Gov. Mike Dunleavy continues to take his budget proposal on the road, as he tries to gather more support for his plan to solve the state's $1.6 billion deficit.

The latest stop took place Friday at the Anchorage Senior Center, as a full house turned out to hear the governor's option for fixing Alaska's finances.

Dunleavy also answered questions from those who attended, which included why he wants to privatize some state services. He wants to reduce spending without raising taxes.

"I'm not trying to harm these things," he said. "Again, the issue is that if we don't control our rate of spend, we'll go through the [Permanent Fund dividend], we'll go through taxes, we'll be in the same situation we're in, in a few short years because of our rate of spend."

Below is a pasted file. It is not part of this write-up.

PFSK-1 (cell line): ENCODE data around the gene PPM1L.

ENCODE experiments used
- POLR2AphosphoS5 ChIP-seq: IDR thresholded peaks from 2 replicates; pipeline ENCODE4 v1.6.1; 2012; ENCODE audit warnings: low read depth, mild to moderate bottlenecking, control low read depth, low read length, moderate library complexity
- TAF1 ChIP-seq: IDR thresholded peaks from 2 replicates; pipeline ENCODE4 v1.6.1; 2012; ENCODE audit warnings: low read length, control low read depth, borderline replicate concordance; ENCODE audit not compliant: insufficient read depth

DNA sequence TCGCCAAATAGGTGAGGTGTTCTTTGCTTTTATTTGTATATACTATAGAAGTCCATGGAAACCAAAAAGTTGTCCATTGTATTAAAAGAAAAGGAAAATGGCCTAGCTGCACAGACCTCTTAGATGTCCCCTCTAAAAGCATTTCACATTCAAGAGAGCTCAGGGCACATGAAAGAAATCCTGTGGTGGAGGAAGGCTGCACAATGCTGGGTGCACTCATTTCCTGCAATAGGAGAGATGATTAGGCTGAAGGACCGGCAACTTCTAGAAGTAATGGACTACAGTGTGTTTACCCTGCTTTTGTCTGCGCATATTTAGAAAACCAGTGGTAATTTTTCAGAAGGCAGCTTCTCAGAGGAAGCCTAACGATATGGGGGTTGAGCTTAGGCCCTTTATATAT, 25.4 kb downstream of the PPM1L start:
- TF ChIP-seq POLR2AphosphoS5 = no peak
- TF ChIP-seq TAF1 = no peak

He said that he doesn't think the state does everything better than the private sector.

Alaska's Marine Highway System of state ferries is another service the governor is considering whether to privatize. 

Earlier this year, Dunleavy unveiled plans to cut nearly $100 million from the ferry program — a blow which state Sen. Bert Stedman, R-Sitka, called an "elimination budget." The state Office of Management and Budget said ferries carried 250,000 passengers in 2018, just over half the number who rode the system annually at its peak in the early 1990s.

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